Isle of Wight MP Bob Seely: 'We’ve exported our young people - and then wonder why we earn just 80% of the national average'

Posted On: 
18th March 2019

Bob Seely says he only ever wanted to represent the Isle of Wight - a dream that finally came true in 2017. But, as the Conservative MP tells Matt Foster, Government housing policy is leaving young islanders facing an uphill struggle 

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“Representing the island is like being married to the right woman,” Isle of Wight MP Bob Seely chuckles as he fiddles with the acoustic guitar he keeps on hand for those rare quiet moments in his Westminster office. “If I was the MP for anywhere else I would be very dutiful. But I would also be very jealous of the person who had the island.”

While he's not quite breaking into a ballad for the Isle of Wight, it's clear that the Conservative MP is deeply attached to the "beautiful" quality of life on offer on the other side of the Solent. But he's also increasingly outspoken about the challenges facing its 140,000 residents, who put an acute shortage of affordable housing at the top of their list of concerns. Seely is clear that ministers from his own government must share the blame for housing policy he believes is “actively detrimental to the interests of my island”.

“I wish the Government would listen more closely to the advice of MPs who are trying to do the right thing,” he says. “Because the current system of developer-led targets doesn’t help anybody. And I don’t think for one second it’s going to allow the Government to achieve house building on a significant scale.”

The Isle of Wight is currently being asked to build more than 600 houses a year under a Whitehall-determined quota system which Seely says is doing little to account for the island's remoteness, unique history or local character.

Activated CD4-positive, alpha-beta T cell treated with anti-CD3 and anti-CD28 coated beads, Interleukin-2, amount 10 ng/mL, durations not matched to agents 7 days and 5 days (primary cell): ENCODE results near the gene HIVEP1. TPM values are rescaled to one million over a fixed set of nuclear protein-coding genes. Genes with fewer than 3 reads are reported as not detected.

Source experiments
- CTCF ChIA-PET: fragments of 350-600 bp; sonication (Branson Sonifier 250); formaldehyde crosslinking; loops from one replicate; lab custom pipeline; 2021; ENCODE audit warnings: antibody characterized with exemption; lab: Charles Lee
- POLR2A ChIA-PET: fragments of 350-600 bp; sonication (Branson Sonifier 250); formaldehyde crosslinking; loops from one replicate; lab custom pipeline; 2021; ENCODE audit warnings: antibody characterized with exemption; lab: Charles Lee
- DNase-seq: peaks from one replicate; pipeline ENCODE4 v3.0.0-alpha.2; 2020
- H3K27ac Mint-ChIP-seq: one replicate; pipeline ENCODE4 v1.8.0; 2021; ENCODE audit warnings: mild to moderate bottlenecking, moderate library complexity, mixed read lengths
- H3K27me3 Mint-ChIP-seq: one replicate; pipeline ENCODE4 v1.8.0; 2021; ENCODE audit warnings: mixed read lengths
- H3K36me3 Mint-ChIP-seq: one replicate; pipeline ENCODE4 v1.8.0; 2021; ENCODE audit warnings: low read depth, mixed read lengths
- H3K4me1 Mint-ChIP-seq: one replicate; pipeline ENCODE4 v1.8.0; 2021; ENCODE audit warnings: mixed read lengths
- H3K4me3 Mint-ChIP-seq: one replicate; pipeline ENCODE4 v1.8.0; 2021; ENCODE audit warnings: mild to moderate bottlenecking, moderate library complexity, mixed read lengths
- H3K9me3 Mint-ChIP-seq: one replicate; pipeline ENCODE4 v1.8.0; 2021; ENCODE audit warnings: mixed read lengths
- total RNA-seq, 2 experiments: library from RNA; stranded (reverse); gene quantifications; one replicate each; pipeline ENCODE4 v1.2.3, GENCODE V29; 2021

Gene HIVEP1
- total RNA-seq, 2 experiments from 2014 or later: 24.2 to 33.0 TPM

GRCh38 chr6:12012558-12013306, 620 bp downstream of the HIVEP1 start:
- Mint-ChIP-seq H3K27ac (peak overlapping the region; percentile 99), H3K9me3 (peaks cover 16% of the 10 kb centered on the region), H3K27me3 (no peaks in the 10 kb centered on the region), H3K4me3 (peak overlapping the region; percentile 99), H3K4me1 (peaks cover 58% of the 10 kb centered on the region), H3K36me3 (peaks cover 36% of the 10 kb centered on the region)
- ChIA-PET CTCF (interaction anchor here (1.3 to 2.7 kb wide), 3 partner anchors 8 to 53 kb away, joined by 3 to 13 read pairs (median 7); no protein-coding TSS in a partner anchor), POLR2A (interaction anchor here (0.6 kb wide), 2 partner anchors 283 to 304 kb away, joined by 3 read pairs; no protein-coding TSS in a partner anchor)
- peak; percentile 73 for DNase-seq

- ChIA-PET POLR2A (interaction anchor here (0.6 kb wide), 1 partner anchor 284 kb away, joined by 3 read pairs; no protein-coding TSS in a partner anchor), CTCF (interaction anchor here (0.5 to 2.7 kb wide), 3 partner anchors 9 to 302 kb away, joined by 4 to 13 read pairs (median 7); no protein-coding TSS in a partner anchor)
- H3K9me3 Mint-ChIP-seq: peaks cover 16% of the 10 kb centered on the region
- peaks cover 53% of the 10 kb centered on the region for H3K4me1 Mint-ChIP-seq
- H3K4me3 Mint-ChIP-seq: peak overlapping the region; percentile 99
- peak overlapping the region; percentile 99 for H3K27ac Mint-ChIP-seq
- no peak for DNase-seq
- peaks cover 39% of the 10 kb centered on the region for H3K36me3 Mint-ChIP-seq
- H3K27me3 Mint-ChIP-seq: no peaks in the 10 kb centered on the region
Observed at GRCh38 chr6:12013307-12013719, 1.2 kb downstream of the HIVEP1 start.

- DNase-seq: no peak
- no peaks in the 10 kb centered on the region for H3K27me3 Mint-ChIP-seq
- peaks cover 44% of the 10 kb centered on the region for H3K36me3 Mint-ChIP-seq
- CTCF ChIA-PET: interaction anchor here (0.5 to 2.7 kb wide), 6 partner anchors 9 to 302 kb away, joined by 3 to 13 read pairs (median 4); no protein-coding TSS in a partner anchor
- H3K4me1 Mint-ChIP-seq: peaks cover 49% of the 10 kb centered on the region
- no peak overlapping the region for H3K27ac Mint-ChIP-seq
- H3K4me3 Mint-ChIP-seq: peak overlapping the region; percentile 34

He argues that the Government's reliance on developers doing the right thing has simply resulted in a wave of more lucrative three and four-bedroom properties going up in a bid to tempt wealthier retirees to cross the Solent and make a home there.

“Building a house on the island costs 30% more than the national average,” he explains. “So for 50 years we’ve built houses for people to retire to the island, incomers, and we’ve exported our young people. And then we wonder why we earn just 80% of the national average. You know, it’s a no-brainer. We haven’t invested in small businesses. We’ve just seen economic growth through building houses, which is not the way forward.”

The Isle of Wight’s young people, Seely warns, are becoming increasingly “unhappy because they’ve got no housing for them”, with an entire generation now at risk of having to leave the island they’ve grown up on - and taking their ideas and entrepreneurial spirit with them.

But they’re not the only ones feeling the impact of the island’s long-standing focus on prioritising retirement homes. The Tory MP says the lack of smaller, affordable units also means older people “don’t have sheltered housing to go into” once larger homes become unmanageable for them.

Since he took up post in 2017, Seely has been urging ministers to ditch the 600-plus annual target for new homes on the island in favour of a “just about manageable” 300 units a year. While it’s a smaller number of houses, Seely believes its genuinely achievable - and he wants to see the vast majority of those homes “built for young or older islanders - not for people choosing to retire here”.

He's clear that the island's housing crisis cannot be solved without a vast expansion of proper social homes - and not the current definition that deems a property ‘affordable’ if its rent does not exceed 80% of the local market rate.